What I’m trying to say is, Abbi and Ilana debating whether they’d rather have Michael Buble or Janet Jackson go down on them is just about the only conversation on television today that I can imagine having with my friends, and it’s incredibly refreshing.

See, the dirty secret about criticism is that it can never truly be objective. We try, and can certainly succeed, but at the end of the day, our personal preferences and socio-economic situations will always be lurking just behind our words. So: I’m a woman in my mid-twenties who lives in a Big City. Ostensibly, there have been about a thousand sitcoms catering to my experience, but in reality, very few even come close. Most twentysomething hangout shows feature people who are richer, wittier, whiter, and hotter than 99 percent of anyone in that age group.  When a show spotlights situations that we’re not used to seeing but which actually feel familiar (like a strong female friendship, being broke, and probably a little stoned), it’s hard not to get excited just by the fact of it. But the most exciting thing about Broad City so far is that it shows no signs of settling with the fact that it exists. It would rather let you know it can wake someone up in her own vomit post-pepper spray, and you’ll just be excited to know how much more hilariously twisted things are going to get.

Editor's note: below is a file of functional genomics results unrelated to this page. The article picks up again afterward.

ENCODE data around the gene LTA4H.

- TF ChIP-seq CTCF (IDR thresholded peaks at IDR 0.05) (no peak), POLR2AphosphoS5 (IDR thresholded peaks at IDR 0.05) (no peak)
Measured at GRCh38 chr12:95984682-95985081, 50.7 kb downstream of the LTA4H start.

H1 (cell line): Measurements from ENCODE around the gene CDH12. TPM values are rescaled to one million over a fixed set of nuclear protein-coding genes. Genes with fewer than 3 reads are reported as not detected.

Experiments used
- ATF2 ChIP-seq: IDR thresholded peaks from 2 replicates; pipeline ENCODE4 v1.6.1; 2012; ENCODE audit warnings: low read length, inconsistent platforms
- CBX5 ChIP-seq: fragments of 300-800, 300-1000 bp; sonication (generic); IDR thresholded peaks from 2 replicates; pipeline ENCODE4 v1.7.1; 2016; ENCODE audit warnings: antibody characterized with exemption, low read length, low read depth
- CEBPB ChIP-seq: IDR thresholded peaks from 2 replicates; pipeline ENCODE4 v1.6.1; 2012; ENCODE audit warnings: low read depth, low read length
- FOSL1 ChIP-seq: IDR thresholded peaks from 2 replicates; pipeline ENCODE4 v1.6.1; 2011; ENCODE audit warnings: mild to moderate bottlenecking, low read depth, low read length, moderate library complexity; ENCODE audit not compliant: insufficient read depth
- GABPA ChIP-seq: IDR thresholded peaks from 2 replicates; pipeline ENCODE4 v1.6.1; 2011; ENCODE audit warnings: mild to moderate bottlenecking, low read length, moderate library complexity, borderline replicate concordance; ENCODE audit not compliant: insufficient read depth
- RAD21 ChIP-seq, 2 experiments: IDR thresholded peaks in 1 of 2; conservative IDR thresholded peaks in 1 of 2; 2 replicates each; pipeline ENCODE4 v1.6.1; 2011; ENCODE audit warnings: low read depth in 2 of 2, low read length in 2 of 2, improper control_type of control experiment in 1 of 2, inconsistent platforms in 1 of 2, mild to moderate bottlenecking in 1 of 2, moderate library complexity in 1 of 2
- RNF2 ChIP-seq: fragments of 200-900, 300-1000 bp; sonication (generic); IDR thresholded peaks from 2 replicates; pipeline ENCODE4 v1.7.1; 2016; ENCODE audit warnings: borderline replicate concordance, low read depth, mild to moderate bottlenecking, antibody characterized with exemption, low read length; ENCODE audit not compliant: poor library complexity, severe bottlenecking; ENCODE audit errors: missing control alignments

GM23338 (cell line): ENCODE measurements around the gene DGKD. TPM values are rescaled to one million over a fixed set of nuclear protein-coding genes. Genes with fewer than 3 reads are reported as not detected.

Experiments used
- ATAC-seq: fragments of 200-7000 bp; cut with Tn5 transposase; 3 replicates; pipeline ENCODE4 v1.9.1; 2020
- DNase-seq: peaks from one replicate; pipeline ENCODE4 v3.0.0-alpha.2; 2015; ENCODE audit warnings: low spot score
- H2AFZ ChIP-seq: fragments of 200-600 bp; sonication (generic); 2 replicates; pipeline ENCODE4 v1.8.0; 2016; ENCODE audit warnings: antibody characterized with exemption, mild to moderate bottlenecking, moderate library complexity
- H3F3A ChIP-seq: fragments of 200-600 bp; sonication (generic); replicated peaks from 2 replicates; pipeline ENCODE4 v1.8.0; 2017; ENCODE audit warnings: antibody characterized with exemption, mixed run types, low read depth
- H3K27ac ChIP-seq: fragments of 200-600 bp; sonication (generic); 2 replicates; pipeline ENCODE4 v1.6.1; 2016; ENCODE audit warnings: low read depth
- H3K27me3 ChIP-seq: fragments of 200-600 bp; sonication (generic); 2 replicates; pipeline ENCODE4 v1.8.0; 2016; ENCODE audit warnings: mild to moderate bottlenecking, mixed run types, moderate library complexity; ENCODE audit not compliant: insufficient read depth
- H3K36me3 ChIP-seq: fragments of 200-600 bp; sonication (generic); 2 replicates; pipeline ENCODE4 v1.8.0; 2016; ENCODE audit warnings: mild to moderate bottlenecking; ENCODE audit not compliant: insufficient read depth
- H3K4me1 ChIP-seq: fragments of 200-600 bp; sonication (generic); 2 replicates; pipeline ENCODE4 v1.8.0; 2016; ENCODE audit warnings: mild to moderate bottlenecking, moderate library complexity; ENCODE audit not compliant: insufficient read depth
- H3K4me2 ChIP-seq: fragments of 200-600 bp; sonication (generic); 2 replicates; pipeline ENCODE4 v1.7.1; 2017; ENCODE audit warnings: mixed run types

Stray observations:

  • Abbi Jacobson continues to stretch her physical comedy muscles with a series of truly weird parkour moves (my personal favorite is “the cat pass,” which means rolling across the hood of a car and then scratching it with your claws).
  • Ilana Glazer continues to stretch her line delivery muscles with the most involved pronunciation of “sandwich” I may have ever heard.
  • I didn't love the end tag with Creepy Locksmith creeping in to find “Yolanda,” because yeeugghh, but it almost came around for me when it became clear the credits would roll over 20 seconds of just him screaming.
  • Lincoln, upon finding Ilana on a bench surrounded by Bed Bath & Beyond bags and garbage bagels: “Do you… look crazy?”
  • Abbi knows what’s up: “They don't even have meat, so I don’t know if I would consider it a sandwich shop.”
  • “This is the biggest moment of our lives!” “I mean, it’s my life… but you’re with me, so okay.”